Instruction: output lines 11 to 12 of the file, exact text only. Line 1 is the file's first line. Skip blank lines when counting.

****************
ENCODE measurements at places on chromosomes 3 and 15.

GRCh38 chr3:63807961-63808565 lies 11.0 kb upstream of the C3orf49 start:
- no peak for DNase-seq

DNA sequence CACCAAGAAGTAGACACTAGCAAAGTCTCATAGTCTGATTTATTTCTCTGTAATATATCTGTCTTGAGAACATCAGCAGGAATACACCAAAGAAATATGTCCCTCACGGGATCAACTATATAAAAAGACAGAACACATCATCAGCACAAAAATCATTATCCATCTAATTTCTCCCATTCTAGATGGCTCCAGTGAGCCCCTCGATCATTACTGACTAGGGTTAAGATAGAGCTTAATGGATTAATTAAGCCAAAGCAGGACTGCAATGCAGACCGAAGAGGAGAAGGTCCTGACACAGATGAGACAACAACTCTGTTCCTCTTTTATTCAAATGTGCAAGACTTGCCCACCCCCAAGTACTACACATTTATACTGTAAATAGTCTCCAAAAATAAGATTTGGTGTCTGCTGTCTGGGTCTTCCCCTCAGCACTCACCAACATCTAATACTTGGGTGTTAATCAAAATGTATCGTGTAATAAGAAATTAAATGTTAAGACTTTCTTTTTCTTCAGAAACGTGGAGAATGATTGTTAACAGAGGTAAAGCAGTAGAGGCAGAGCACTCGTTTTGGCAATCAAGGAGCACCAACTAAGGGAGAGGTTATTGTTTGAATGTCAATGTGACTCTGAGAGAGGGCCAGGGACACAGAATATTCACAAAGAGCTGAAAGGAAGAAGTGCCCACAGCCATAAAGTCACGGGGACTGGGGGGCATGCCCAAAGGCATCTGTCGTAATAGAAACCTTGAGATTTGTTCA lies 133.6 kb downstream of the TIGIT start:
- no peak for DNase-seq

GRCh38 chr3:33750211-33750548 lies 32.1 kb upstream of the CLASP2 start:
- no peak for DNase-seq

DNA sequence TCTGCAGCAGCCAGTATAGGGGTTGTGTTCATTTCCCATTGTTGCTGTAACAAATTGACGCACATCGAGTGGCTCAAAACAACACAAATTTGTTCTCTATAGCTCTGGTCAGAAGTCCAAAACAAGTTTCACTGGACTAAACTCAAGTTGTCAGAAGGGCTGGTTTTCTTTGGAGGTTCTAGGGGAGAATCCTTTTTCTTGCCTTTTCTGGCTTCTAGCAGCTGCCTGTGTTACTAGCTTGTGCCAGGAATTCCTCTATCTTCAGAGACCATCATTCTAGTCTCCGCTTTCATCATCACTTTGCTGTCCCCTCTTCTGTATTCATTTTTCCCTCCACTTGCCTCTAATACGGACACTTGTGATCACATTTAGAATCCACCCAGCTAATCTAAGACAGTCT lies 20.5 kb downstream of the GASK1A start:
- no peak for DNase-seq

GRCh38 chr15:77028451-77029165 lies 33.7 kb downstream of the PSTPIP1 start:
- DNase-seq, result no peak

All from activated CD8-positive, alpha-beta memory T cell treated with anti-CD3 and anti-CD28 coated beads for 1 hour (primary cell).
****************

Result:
- DNase-seq, result no peak

All from activated CD8-positive, alpha-beta memory T cell treated with anti-CD3 and anti-CD28 coated beads for 1 hour (primary cell).